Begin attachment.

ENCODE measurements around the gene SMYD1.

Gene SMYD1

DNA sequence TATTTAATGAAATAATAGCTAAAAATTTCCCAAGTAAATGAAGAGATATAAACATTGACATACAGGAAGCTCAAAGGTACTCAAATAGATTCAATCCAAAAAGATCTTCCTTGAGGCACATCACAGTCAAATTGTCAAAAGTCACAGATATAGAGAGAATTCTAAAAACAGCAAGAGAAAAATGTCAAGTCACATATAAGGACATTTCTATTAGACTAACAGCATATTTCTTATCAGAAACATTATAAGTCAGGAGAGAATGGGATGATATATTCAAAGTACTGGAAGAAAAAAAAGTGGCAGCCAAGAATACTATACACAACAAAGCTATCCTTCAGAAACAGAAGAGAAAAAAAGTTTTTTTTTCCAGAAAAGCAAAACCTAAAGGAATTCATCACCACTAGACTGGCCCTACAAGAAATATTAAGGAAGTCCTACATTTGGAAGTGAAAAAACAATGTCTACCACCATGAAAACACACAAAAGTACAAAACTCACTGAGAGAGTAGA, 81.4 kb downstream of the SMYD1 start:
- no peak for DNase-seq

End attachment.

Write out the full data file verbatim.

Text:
ENCODE measurements around the gene SMYD1.

Gene SMYD1

DNA sequence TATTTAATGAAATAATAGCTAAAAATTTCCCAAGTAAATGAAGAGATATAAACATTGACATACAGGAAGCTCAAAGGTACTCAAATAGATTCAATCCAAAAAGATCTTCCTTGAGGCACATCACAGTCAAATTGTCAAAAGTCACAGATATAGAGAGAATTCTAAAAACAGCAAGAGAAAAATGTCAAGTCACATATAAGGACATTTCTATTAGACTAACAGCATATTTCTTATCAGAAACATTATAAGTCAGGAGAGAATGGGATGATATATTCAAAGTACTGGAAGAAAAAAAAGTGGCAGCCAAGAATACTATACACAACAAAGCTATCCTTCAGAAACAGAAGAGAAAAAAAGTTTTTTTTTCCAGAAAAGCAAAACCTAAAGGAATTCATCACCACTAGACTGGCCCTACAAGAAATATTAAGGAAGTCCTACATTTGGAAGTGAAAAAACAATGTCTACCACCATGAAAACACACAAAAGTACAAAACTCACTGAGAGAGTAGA, 81.4 kb downstream of the SMYD1 start:
- no peak for DNase-seq